- Tax law/travel benefits to access care – Generally, group health plans may cover travel expense (such as transportation and lodging) related to accessing medical care, including reproductive health. However, the same concerns noted above apply in here. Likewise, it is important to note that the IRS does impose limits on the amount of travel expenses that a group health plan may reimburse as a tax-free benefit.
- Privacy issues/benefits outside health plans – In light of the above issues, employers exploring the possibility of offering travel benefits outside their health plan should be mindful of the privacy concerns triggered by such an approach. Both HIPAA and state privacy laws restrict employers from holding information about employee reproductive care decisions; likewise, claims under Title VII could be made if adverse action is taken against an employee following such care. Other options for covering travel expense outside the group health plan may include the creation of a separate health reimbursement arrangement (HRA) or an employee assistance plan (EAP). However, HRAs and EAPs are subject to specific regulations and must be structured with care.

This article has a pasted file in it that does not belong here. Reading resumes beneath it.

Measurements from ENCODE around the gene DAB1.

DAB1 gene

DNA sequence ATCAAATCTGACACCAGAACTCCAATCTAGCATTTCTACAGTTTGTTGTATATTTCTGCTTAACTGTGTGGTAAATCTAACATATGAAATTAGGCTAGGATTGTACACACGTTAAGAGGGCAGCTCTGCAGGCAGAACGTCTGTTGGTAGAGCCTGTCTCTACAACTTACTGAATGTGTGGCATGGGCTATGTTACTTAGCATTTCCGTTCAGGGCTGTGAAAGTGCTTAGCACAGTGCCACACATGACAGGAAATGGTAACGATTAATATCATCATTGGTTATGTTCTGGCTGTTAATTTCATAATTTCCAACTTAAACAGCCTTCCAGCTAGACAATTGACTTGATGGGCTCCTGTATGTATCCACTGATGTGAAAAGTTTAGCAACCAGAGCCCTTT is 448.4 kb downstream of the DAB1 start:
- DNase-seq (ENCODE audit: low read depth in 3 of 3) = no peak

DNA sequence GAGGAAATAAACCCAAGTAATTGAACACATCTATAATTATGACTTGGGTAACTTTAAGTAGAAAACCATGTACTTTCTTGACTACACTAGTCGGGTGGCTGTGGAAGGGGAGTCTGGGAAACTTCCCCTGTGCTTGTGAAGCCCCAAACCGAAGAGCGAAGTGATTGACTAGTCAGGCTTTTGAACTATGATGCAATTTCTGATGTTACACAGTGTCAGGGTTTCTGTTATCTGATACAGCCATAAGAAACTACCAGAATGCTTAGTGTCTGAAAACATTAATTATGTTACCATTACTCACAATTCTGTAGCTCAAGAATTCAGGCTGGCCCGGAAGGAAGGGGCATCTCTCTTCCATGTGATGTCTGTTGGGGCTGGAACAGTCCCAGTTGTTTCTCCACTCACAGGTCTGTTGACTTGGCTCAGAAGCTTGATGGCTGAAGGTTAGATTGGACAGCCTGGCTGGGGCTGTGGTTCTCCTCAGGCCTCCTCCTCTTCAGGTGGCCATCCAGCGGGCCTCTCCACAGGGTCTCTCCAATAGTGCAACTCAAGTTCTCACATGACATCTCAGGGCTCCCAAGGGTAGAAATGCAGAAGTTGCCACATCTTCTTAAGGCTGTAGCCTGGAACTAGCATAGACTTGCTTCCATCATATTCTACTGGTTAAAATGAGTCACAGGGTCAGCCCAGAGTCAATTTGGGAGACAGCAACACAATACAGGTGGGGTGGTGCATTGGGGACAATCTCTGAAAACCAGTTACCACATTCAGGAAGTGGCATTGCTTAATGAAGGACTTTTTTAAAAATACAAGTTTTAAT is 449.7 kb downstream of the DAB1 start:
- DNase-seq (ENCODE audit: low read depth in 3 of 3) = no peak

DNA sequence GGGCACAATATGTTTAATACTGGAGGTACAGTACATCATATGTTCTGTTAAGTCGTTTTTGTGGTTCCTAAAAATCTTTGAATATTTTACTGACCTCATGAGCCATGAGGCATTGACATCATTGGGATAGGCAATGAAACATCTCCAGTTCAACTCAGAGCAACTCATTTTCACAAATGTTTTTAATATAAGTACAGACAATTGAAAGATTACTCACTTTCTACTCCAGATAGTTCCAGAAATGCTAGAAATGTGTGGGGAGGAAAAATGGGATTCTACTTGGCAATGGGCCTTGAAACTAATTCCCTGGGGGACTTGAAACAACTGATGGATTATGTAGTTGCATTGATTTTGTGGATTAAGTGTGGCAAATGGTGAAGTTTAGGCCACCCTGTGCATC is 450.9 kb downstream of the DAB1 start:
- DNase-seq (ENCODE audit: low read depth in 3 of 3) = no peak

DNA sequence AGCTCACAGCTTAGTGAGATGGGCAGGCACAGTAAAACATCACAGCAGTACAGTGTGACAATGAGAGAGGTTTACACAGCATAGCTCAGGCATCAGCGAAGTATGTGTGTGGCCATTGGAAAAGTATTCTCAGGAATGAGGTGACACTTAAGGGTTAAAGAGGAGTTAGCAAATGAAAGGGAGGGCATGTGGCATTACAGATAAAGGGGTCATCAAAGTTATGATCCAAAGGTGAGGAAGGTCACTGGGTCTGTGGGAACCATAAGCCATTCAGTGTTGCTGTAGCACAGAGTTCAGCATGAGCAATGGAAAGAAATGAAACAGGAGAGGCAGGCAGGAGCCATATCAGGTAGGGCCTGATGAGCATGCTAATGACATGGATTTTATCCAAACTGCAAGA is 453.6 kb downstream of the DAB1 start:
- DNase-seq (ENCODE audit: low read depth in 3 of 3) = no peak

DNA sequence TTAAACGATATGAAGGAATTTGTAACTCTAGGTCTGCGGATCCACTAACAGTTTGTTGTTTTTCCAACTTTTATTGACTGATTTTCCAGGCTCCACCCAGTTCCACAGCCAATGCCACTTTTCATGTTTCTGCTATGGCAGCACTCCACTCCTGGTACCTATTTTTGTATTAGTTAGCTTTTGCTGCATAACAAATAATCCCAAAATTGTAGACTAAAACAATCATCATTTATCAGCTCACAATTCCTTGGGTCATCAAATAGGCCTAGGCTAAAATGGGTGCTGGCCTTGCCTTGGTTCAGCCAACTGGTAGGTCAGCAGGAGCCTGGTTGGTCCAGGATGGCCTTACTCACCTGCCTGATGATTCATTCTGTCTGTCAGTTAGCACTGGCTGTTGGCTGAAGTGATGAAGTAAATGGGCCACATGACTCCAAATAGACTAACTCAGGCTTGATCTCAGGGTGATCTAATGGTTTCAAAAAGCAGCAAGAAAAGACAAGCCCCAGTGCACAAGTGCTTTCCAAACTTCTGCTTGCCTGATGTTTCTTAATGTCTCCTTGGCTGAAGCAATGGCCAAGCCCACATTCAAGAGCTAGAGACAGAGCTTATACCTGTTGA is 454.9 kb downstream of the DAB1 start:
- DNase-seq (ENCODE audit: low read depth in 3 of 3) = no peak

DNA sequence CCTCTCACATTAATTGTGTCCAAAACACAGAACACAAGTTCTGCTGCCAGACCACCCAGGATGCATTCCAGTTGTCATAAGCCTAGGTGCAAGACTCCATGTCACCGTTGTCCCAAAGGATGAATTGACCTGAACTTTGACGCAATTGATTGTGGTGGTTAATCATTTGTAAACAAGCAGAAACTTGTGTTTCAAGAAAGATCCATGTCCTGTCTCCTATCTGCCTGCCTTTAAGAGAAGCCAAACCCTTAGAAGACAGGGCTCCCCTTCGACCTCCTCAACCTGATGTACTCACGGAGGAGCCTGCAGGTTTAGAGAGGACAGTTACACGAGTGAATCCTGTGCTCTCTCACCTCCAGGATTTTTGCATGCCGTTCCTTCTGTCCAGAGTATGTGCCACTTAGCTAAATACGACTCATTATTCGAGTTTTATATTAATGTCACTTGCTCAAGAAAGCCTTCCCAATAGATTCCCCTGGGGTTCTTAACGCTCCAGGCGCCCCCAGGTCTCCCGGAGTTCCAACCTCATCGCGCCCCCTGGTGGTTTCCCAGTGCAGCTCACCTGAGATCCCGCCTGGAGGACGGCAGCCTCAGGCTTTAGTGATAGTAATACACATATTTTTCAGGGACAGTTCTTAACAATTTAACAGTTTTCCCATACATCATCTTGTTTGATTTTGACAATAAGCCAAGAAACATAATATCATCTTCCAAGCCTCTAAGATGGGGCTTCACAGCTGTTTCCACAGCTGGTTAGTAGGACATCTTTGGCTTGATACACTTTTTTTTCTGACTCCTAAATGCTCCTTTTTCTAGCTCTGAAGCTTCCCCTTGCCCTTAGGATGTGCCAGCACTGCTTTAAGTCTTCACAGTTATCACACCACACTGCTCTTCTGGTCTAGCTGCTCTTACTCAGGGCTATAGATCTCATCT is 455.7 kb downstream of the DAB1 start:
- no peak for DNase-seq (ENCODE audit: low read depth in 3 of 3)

The Dobbs decision has quite literally capsized the legal landscape for employers and health plans. We will continue to monitor changes in state law, as well as federal agency regulations, which may impact how employers respond to post-Dobbs changes in their policies and benefit plans. If you have questions about the Dobbs decisions and its impact on your organization, please contact Trish Lantzy at firstname.lastname@example.org or 804-683-1737.
A member of our Washington D.C.-based team, Patricia Lantzy is a highly skilled labor and employment attorney with almost 30 years of experience. Trish works with a wide range of clients, from individual executives and small businesses to the Fortune 500, on employment-related issues across the employee lifecycle, including recruiting, hiring, workplace harmony and leave issues, performance and discipline/discharge, corporate reorganizations and reductions in force.